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Prospective randomised clinical trial of intravitreal bevacizumab versus triamcinolone in eyes with diabetic macular oedema undergoing cataract surgery: 6-month results
  1. Rathika Kandasamy,
  2. Marios Constantinou,
  3. Sophie L Rogers,
  4. Sukhpal Singh Sandhu,
  5. Sanjeewa Wickremasinghe,
  6. Salmaan Al-Qureshi,
  7. Lyndell L Lim
  1. Department of Surgery (Ophthalmology), Centre for Eye Research Australia, Royal Victorian Eye and Ear Hospital, University of Melbourne, East Melbourne, Victoria, Australia
  1. Correspondence to Dr Lyndell L Lim, Department of Surgery (Ophthalmology), Centre for Eye Research Australia, University of Melbourne, Royal Victorian Eye and Ear Hospital, East Melbourne, Victoria, Australia; limllp{at}


Aim To report the 6-month results of a clinical trial that compared intravitreous bevacizumab (BVB) 1.25 mg versus triamcinolone acetonide (TA) 4 mg when administered as an adjunct during cataract surgery to patients with diabetic macular oedema (DMO).

Methods Prospective, double-masked, single-centre (Royal Victorian Eye and Ear Hospital, Melbourne) clinical trial. Patients with visually significant cataract and centre-involving DMO (either current or prior) were randomised (1: 1) to receive either intravitreous BVB 1.25 mg or TA 4 mg at the time of cataract surgery and if required at review. Main outcome measures were changes in best-corrected visual acuity (BCVA) and central macular thickness (CMT) from baseline to the 6-month time point of this 12-month study.

Results 61 eyes of 58 patients were enrolled. At baseline, both groups were similar in terms of BCVA and CMT (p>0.2). At 6 months, there was no significant difference in vision between the groups, with mean letter gain of +21.4 (95% CI +14.5 to +28.4) in the TA group and +17.3 (95% CI +12.1 to +22.6) in the BVB group (p=0.35). The TA group had a significant sustained anatomical improvement at 6 months, with a reduction in CMT (−51.4 µm; 95% CI −98.2 to -4.7) compared with thickening in the BVB group (+15.6 µm; 95% CI −26.4 to +57.7, p=0.04).

Conclusions When given as an adjunct to cataract surgery, both TA and BVB improved visual outcomes at 6 months postoperatively. However, only TA resulted in sustained improvement in CMT, with the majority not requiring any further treatment postoperatively.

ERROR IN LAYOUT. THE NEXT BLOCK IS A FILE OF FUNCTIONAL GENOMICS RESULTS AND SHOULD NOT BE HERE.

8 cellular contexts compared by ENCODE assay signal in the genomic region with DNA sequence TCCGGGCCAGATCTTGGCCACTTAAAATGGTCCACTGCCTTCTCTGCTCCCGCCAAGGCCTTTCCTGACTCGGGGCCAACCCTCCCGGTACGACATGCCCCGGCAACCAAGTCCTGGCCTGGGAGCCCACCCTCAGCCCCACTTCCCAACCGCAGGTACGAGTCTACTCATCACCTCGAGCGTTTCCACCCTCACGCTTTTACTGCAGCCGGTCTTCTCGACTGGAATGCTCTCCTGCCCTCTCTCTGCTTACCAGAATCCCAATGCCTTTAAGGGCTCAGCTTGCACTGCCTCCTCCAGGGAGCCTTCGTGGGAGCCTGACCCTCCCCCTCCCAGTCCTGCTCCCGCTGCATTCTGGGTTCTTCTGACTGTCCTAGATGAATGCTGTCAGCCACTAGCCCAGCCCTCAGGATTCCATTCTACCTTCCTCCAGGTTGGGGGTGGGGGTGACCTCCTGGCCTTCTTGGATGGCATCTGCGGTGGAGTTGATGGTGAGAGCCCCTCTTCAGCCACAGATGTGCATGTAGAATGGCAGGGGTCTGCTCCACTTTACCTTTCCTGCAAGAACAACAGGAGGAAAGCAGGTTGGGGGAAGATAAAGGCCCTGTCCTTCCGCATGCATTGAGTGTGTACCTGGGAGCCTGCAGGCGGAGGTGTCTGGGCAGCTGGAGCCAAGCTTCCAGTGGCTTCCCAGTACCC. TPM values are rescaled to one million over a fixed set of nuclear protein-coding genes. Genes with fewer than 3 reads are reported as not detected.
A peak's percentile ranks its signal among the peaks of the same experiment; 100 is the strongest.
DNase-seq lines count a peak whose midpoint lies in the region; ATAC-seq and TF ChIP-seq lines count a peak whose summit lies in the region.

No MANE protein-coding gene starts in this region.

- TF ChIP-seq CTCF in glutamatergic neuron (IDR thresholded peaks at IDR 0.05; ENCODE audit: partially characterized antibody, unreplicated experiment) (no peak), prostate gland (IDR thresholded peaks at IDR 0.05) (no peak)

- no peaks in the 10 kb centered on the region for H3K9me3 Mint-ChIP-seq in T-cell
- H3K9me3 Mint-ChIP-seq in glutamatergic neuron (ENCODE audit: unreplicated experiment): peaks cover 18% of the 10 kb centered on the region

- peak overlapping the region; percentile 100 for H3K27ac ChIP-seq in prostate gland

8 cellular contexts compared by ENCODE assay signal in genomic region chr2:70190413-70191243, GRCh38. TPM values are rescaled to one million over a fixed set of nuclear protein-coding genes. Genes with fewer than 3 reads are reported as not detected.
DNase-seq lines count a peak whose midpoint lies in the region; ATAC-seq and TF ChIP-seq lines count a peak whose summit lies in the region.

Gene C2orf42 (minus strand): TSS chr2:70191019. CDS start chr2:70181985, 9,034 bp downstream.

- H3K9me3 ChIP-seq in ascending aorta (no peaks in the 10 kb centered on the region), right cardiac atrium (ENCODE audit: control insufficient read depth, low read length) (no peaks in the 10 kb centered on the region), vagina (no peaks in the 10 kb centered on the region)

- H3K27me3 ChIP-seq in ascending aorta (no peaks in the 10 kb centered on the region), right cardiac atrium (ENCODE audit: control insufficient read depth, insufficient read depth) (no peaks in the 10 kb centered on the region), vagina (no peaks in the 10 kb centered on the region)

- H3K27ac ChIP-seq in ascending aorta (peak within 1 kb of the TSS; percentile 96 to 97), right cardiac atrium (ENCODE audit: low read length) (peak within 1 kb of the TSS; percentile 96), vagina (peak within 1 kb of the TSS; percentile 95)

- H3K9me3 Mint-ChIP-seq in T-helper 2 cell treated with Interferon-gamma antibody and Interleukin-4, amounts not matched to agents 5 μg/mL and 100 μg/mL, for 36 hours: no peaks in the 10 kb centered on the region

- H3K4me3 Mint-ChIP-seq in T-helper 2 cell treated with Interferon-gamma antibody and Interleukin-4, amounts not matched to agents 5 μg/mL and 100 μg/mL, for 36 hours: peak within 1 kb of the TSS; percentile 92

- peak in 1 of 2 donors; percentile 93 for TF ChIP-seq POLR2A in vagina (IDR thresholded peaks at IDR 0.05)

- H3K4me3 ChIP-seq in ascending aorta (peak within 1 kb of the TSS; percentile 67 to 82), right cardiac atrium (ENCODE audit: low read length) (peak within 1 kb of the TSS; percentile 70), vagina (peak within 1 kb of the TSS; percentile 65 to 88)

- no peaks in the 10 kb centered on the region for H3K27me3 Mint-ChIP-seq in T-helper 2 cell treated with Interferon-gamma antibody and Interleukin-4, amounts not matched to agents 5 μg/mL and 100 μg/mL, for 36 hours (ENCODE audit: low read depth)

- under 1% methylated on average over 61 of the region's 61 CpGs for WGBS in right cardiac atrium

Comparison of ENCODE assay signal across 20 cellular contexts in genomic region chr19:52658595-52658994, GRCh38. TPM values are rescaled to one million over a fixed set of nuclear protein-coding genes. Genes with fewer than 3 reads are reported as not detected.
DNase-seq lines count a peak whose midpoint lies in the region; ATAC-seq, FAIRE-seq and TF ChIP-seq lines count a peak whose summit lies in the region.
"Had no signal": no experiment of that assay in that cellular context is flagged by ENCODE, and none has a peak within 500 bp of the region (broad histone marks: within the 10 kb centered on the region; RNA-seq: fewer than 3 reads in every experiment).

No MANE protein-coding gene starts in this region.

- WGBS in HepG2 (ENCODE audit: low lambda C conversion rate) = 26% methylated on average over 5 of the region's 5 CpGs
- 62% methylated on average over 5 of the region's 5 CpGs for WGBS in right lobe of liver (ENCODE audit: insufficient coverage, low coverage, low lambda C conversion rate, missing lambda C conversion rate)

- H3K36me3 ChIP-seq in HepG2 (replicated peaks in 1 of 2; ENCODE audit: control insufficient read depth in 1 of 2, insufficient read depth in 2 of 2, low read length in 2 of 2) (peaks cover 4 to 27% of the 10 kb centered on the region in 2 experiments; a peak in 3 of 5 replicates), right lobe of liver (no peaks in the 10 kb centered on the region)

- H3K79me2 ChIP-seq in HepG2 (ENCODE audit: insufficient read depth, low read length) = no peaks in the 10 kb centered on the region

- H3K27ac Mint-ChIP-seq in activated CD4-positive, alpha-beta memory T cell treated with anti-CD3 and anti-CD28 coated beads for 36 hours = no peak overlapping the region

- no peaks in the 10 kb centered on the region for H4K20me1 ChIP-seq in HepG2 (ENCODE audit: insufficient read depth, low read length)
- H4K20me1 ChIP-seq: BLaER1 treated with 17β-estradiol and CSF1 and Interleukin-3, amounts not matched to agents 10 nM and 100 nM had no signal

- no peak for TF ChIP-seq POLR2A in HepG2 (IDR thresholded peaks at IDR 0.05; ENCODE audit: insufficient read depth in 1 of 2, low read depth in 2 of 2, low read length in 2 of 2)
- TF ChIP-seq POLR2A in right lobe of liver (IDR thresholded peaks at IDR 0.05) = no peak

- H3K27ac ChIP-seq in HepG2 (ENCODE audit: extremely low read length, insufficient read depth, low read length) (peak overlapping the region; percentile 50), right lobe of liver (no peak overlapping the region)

• diabetic macular oedema
  • cataract surgery
  • bevacizumab
  • triamcinolone
  • randomised clinical trial

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  • Contributors SLR, SAQ and LLL contributed to the conception or design of work. MC, SSS, SW, SAQ and LLL contributed to the data collection. SLR, RK and LLL contributed to the data analysis and/or interpretation. All authors contributed to the drafting of the article and critical review of the article.

  • Funding This study has received funding from the Royal Victorian Eye and Ear Hospital Grants Program 2013–2014 (Melbourne), Diabetes Australia Research Program Grant 2015 (Canberra), Ramaciotti Health Investment Grant 2016 (Sydney) and the Hazel Jean Eastham Bequest (Melbourne). Centre for Eye Research Australia receives operational infrastructure support from the Victorian government. Associate Professor Lim (GNT 1109330) and Dr Wickremasinghe (GNT 1128343) are supported by National Health and Medical Research Council (NHMRC) Early Career Fellowships. The sponsor or funding organisations had no role in the design or conduct of the study; collection, management, analysis and interpretation of the data; preparation, review or approval of the manuscript or decision to submit the manuscript for publication. Dr Kandasamy and Associate Professor Lim had full access to all the data in the study and take responsibility for the integrity of the data and the accuracy of the data analysis.

  • Competing interests A/Prof Lim has received consultancy fees from Abbvie, Allergan and Bayer, and her institution has received research funding from Bayer that does not pertain to this study.

  • Patient consent for publication Obtained.

  • Ethics approval The trial received approval from the Human Research Ethics Committee of the RVEEH.

  • Provenance and peer review Not commissioned; externally peer reviewed.

  • Data sharing statement The trial data includes confidential patient medical information and patient informed consent was not obtained for the purpose of storing such data onto an online repository for public access.

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